At precisely 9:25 p.m. the entrants in the 2M toed the line. Murray Halberg, the marquee entrant, like Snell hailed from New Zealand, and also was the reigning Olympic 5000 champion. Halberg employed Snell-like tactics in an attempt to eclipse his own World Record by leading from wire-to-wire and managed a landslide victory over Bob Schul by nearly 13 seconds. While shy of the world standard, Halberg’s 8:42.5 consolation prize was both a new meet and arena record.

Meanwhile, the men of the LATC jogged the auditorium’s corridors blissfully unaware of the pyrotechnics on the track. When asked later if the undercard competitions had aroused him, Beatty replied, “I had no idea about the other races, I was solely focused on what lay ahead… what it was that I had to do. I warmed up out of earshot and didn’t even enter the track venue until it was time to change into my spikes and do strides.”

Shortly after second call, in keeping with his typical methodology, Iglói gathered his navy-clad troops to talk strategy. Beatty recollects, “Coach Iglói got László Tábori, Jim Grelle and I together and laid out the meticulous plan and the times for each 440. Tábori would go first in 58 to 59 and I would take over and come in at 1:58 or 1:59 at the half. Then Jim [Grelle] would take us through the three-quarters in 2:58.”

Promptly at 10:15, the announcer introduced the field beginning with Tábori on the pole. Seven years earlier, Tábori had become just the third man in the world to run under 4:00 minutes outdoors. Immediately to his right, in order, were Beatty, Duck, Grelle, the LATC’s Dave Martin, plus St. John’s alum and 1500 Olympian Pete Close to round out the field.

While Les Heilman called the runners to their mark and raised his starter’s pistol high, Jim McKay told the TV watchers at home, “This one could really be something, because a 4-man team from The Los Angeles Track Club has announced it is going to make a kind of a group assault on the World Indoor Record.”

The gun sounded and before the smoke had cleared, the high cadence pounding sound of footfalls on echoey wood ensued.

Up in the stands, keenly interested spectators included coaching legend Arthur Lydiard with pupils Halberg and Snell, who quipped, “I’m glad I am not in that mile. I don’t think I’d fare so well against them on these boards.” Back on the track, the Hungarian expat Tábori performed his metronomic yeoman duties to perfection, splitting 59.1 at the quarter.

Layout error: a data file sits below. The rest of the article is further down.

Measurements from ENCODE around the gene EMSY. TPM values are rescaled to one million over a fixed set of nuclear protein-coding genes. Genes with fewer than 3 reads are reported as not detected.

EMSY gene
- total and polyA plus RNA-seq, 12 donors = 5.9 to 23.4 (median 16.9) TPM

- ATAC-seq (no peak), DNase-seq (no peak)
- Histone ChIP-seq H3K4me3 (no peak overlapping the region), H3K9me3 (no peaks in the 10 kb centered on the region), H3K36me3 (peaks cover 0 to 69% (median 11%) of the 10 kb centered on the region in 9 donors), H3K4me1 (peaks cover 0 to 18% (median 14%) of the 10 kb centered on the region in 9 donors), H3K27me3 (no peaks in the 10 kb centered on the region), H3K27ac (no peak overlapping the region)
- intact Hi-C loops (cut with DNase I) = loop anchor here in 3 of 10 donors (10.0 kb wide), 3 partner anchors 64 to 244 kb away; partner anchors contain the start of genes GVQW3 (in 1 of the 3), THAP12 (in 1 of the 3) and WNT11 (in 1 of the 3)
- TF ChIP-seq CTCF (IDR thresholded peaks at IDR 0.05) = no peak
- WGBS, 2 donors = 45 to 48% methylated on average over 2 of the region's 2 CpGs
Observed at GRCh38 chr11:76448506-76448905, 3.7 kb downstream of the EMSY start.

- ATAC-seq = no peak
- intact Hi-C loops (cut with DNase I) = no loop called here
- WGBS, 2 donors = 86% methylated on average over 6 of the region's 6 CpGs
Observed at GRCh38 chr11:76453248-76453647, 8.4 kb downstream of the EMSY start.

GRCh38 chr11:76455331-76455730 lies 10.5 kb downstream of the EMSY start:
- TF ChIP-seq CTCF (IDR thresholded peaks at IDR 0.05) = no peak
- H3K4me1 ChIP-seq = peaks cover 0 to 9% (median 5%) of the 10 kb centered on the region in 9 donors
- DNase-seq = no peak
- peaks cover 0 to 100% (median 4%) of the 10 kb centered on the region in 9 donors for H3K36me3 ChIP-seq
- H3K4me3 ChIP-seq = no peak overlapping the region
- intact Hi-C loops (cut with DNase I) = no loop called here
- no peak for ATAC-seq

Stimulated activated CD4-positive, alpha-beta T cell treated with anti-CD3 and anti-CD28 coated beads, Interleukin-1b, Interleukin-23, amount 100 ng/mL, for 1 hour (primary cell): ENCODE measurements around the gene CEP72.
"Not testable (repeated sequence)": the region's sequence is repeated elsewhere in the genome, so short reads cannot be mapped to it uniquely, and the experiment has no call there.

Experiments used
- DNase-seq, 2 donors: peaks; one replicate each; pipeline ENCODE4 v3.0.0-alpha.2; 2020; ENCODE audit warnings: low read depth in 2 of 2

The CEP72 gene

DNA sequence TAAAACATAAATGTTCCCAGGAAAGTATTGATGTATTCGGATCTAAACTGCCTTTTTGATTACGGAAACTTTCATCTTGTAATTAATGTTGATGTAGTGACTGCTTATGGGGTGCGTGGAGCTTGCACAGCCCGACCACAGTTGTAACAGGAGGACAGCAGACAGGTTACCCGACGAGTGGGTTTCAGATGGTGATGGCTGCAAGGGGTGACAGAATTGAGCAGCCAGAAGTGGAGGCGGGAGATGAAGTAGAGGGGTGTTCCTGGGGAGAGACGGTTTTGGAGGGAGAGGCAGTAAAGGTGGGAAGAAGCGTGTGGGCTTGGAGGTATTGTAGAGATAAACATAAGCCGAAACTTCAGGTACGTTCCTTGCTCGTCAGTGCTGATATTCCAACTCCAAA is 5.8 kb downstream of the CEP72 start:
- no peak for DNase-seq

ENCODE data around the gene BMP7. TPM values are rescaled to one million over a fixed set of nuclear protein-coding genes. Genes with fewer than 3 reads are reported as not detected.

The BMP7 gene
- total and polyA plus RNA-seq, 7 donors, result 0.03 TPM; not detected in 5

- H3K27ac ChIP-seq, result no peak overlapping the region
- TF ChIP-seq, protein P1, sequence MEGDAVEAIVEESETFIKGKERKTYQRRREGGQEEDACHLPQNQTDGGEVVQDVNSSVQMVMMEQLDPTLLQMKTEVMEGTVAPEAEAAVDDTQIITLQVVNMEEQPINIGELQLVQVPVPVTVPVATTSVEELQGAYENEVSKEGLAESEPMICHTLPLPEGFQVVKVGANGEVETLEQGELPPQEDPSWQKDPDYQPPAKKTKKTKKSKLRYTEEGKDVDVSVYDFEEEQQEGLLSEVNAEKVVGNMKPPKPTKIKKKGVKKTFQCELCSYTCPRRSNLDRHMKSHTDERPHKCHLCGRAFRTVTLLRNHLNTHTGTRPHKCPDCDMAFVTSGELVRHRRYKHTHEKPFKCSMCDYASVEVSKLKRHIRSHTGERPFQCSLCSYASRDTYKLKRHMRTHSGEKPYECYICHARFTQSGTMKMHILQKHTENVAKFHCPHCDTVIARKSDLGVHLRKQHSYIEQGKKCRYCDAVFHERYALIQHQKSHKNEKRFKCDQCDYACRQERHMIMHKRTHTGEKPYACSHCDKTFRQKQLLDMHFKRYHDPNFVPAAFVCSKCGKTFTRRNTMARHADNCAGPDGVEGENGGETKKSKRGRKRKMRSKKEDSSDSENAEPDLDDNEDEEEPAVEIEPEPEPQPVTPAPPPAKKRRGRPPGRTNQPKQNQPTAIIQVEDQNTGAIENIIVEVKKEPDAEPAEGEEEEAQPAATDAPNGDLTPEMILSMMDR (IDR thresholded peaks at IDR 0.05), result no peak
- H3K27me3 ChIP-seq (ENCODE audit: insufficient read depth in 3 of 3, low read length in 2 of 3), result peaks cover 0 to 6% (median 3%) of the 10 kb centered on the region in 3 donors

“I was right on his heels when my great teammate László immediately moved out to enable me through without having to go wide around him,” remembers Beatty. “And then it was my turn.”

Beatty urgently surged to the fore and his conscientious tempo carried him through his 2¾-lap assignment past the barking timer in a swift 1:59.6. The reluctant Jim I-never-take-the-lead-this-early Grelle was next up, and the race was on.

Meet announcer Dick Nash stoked the rabid fans’ flames into a near frenzy with his telling of the pace as it unfolded. After two more circuits, Beatty could just feel the tempo slowing down and so going into the eighth lap, slingshotted out of the turn earlier than anticipated in order to take the reins of his own destiny.

As Beatty took off, the full house began an ever-escalating roar. It was so deafening that it entirely silenced the lap timer’s bark.

“My mind was entirely alert. I told myself to listen for the 1320 mark so that I’d know how fast that I needed to run the last quartermile. When I could not hear it, I thought, ‘OK, listen again’ because I knew that there’d be a 5 second pause before the P.A. announcer gives the time to the crowd. Still, it was so raucous, I could not hear. From there, I ran out of complete fear.”

Running for his life, the mighty mite plowed away at full tilt, grinding towards the finish with every single stride. If you watch the vintage ABC coverage you’ll hear McKay excitedly declare, “Jim Beatty’s pouring it on. Watch him go. You may be seeing track history here and now.”

Dick Bank, who was calling the event along with McKay, breaks in and takes over the broadcast in the final seconds. “He’s going to make it, he’s going to make it!” an excited Bank shouts. “He’s going to run the first 4-minute mile!”

Head bobbing and weaving out of the final turn, Beatty sprints to the tape in an unprecedented 3:58.9 to become the first to achieve the coveted sub-4 mile indoors.

Beatty later recalled, “Ironically, I was probably the only individual in the LA Sports Arena who did not know whether I had broken 4 when I crossed the line.”

Beatty took a couple of short strides forward before making a decided U-turn back towards the white-tuxedoed finishline crew. “Did I make it?” he pleaded. “When I heard their ‘three…’ response, I knew I had broken the indoor 4-minute mile and immediately took off on multiple victory laps.”

Beatty’s first stop along the way was a ‘thank you’ bear hug with mastermind Iglói.

In celebration of Beatty’s magical mile moment, the afterparty spilled over to Sunshine, a downtown Hungarian restaurant where champagne and goulash intermixed quite seamlessly. There, the new recordholder confirmed, “I knew I was ready to run under 4:00. I think that I might have done 3:57 if we had done the three-quarters in 2:58 like Iglói wanted us to.”

The deserved revelry lasted well into the wee hours. “I didn’t get to bed until well past 2:30,” said the ordinarily disciplined athlete.

Upon reflecting to the author just prior to the 60th anniversary, when asked of its overall career significance, Beatty readily opined, “It was by far my crowning achievement. You can set a record time, but it will eventually be broken. Whereas being the very first to accomplish something special, well that can never be taken away… it is everlasting.”

And so it shall be into perpetuity with James Tully Beatty’s ‘Bannisteresque’ magnum opus, some six decades gone-by.

(If you are a T&FN Premium subscriber, don’t miss the full catalog of 1960s back issues [microfilm scans].)